An earlier agreement may help the interpretation of a later one, but it may not contradict a binding later integrated agreement.
The contractor initiated discussion with the pipeline regarding the purchase of surplus parts. The parties executed a letter of intent, subject to the final approval of the pipeline's owner committee. The committee rejected the proposed purchase, and the contractor filed a complaint alleging breach of contract.
Did the lower court err in applying the parol evidence rule?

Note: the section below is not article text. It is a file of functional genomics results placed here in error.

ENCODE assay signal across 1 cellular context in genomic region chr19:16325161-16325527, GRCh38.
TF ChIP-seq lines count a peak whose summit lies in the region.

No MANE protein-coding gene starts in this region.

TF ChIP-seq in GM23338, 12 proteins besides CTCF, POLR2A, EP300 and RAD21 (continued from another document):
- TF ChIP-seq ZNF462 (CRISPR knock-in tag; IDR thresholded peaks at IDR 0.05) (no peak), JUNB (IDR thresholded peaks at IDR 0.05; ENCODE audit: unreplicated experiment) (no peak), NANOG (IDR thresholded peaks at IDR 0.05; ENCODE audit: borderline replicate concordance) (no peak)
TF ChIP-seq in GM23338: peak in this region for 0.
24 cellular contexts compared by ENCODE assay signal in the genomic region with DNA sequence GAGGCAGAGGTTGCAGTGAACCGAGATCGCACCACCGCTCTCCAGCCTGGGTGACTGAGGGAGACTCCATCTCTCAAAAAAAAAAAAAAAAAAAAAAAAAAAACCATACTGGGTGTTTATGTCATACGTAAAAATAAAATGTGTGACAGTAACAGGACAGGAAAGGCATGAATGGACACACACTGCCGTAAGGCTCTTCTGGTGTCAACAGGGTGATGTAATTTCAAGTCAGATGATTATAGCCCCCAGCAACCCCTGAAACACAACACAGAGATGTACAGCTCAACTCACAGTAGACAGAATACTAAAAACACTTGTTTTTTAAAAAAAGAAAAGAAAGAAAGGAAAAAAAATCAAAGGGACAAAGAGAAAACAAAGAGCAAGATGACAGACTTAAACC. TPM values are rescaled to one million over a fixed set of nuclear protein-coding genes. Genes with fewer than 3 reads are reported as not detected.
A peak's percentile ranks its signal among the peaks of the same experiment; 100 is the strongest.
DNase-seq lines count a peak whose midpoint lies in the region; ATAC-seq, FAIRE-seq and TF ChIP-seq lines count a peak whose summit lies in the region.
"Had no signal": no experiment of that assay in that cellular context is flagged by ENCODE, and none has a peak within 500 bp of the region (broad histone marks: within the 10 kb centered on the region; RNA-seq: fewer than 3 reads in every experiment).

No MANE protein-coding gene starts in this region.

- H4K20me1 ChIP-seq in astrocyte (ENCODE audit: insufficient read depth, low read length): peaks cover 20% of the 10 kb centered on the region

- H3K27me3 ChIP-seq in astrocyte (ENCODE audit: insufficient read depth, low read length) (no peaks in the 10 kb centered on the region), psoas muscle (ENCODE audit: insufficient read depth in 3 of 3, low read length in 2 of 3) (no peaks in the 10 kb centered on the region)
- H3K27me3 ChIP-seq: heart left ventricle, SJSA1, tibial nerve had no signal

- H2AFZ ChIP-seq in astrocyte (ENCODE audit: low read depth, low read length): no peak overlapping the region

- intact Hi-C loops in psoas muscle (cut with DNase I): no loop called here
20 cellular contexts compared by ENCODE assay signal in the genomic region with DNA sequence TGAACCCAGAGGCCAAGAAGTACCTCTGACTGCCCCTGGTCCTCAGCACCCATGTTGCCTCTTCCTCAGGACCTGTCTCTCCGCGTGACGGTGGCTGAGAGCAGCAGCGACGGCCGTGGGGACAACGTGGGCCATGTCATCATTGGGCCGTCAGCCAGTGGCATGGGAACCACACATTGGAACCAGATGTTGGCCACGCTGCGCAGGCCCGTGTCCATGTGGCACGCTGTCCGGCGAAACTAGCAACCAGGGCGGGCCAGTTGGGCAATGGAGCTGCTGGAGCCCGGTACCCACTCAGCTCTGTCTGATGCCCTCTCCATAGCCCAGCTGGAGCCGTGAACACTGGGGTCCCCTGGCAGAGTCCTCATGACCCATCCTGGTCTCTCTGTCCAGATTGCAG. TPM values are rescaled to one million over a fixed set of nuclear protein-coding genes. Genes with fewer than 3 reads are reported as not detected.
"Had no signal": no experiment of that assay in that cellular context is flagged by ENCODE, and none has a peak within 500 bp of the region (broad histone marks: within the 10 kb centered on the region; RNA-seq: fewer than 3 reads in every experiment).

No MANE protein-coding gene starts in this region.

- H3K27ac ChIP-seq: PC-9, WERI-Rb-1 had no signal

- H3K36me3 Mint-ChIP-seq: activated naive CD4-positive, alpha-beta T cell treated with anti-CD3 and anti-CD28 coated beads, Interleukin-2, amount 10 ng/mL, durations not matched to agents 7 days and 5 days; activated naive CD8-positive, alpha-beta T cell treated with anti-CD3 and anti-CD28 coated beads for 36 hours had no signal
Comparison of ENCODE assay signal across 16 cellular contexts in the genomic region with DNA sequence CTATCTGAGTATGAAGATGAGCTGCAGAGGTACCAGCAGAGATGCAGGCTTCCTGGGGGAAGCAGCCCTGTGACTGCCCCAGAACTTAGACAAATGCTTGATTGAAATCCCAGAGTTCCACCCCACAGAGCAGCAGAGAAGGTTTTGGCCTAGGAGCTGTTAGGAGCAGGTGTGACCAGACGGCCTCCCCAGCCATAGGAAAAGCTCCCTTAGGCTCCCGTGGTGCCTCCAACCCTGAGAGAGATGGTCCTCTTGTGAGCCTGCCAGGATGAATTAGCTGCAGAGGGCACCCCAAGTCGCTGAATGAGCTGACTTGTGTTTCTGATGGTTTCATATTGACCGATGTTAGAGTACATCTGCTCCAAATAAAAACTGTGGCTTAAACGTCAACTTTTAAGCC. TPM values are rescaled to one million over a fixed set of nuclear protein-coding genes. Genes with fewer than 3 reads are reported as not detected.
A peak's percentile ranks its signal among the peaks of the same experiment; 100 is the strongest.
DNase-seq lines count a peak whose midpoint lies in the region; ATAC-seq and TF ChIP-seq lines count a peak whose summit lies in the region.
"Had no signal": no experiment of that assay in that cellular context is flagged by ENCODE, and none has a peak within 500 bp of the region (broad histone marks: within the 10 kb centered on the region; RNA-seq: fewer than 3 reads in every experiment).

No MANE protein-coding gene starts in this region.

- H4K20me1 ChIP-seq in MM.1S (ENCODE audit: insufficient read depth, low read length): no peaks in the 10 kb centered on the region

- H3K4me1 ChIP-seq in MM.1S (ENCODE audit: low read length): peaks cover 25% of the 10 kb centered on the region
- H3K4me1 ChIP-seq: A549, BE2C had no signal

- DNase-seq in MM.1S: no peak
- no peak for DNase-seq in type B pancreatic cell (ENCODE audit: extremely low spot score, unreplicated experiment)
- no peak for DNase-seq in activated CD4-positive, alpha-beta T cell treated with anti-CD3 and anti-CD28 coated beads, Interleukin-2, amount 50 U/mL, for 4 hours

The court held that the superior court correctly applied Alaska Stat. § 45.02.202 to the letter of intent, and that no extrinsic evidence could be presented to a jury which limited the committee's right of approval. Such evidence would be inconsistent with the integrated term that unconditionally gave the committee the right to approval. Because the superior court refused to reform the contract, the contractor had no legal claim to present to a jury. Since the contractor did not point to any evidence that would give rise to an inference of actual malice or conduct sufficiently outrageous to be deemed equivalent to actual malice, and since the contractor did not produce direct evidence that it was the intended victim of a conspiracy theory, it was not error to grant summary judgment on the punitive damages issue.